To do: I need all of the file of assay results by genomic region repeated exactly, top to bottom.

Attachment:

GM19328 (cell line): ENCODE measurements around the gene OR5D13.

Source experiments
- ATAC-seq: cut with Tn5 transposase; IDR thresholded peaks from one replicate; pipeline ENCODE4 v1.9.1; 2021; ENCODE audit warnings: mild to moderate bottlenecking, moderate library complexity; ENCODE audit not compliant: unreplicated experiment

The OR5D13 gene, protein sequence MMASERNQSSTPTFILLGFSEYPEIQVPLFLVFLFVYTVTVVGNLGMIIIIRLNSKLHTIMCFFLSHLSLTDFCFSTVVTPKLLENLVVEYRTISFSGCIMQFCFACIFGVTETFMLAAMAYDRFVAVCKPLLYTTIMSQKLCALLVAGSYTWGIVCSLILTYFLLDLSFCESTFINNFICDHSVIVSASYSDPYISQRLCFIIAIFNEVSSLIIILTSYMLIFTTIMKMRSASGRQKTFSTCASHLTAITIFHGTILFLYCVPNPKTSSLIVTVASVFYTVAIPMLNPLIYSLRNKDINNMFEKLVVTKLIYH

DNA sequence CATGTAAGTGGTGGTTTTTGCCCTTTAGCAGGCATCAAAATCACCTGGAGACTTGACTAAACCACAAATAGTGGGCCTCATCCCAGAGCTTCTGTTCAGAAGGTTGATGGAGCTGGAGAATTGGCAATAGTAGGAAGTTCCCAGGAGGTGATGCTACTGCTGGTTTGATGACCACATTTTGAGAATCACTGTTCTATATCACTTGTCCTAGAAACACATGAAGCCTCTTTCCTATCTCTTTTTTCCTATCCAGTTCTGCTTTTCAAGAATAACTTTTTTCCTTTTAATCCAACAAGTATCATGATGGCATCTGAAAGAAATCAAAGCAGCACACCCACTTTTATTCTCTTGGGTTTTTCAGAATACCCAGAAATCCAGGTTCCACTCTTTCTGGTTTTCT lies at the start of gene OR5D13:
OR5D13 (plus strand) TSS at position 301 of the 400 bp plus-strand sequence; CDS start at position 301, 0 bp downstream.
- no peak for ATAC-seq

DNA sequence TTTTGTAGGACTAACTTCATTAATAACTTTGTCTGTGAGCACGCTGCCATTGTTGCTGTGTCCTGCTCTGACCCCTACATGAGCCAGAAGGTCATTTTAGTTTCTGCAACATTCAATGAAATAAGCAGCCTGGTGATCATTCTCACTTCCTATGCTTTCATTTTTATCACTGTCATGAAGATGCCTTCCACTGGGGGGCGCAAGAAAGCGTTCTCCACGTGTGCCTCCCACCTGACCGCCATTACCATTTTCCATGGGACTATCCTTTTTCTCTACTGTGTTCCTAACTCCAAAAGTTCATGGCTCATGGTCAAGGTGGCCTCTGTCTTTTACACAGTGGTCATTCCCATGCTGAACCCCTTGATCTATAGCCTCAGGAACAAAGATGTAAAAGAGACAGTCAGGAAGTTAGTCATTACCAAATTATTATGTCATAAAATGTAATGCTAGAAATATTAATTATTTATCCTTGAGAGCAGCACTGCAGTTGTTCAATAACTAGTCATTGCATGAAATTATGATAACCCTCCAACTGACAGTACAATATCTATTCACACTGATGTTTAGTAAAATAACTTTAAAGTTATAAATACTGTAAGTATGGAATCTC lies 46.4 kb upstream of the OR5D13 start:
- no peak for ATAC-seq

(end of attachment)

GM19328 (cell line): ENCODE measurements around the gene OR5D13.

Source experiments
- ATAC-seq: cut with Tn5 transposase; IDR thresholded peaks from one replicate; pipeline ENCODE4 v1.9.1; 2021; ENCODE audit warnings: mild to moderate bottlenecking, moderate library complexity; ENCODE audit not compliant: unreplicated experiment

The OR5D13 gene, protein sequence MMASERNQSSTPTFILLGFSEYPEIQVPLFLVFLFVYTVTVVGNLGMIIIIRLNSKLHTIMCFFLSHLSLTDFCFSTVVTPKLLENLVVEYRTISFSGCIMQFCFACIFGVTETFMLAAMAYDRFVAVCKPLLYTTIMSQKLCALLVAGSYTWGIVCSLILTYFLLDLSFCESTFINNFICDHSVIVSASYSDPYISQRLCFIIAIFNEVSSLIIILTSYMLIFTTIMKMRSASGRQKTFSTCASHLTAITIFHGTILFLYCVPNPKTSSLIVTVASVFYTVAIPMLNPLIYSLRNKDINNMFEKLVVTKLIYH

DNA sequence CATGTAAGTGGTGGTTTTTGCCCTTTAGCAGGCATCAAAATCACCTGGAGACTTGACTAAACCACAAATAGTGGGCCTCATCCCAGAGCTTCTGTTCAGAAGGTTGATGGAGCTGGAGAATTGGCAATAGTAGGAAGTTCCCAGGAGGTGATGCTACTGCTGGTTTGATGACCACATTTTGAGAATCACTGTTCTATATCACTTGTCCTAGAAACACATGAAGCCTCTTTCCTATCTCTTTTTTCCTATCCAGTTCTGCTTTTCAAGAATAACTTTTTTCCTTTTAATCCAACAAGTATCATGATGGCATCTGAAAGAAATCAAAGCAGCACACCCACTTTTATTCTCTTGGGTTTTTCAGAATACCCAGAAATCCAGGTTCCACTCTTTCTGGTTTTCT lies at the start of gene OR5D13:
OR5D13 (plus strand) TSS at position 301 of the 400 bp plus-strand sequence; CDS start at position 301, 0 bp downstream.
- no peak for ATAC-seq

DNA sequence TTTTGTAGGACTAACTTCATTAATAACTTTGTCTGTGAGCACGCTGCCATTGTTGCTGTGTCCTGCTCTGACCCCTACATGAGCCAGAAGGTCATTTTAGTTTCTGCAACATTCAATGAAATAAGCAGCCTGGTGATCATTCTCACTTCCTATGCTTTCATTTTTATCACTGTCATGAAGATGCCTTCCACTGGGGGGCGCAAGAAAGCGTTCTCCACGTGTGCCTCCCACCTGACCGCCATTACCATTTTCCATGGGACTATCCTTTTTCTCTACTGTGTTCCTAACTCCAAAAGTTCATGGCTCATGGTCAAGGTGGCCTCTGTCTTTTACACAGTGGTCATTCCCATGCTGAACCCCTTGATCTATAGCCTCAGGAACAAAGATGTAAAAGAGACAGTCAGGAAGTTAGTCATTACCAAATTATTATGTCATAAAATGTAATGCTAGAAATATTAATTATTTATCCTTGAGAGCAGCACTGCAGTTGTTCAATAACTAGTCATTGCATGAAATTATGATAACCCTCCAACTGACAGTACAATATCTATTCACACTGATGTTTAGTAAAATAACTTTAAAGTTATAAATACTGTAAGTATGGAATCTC lies 46.4 kb upstream of the OR5D13 start:
- no peak for ATAC-seq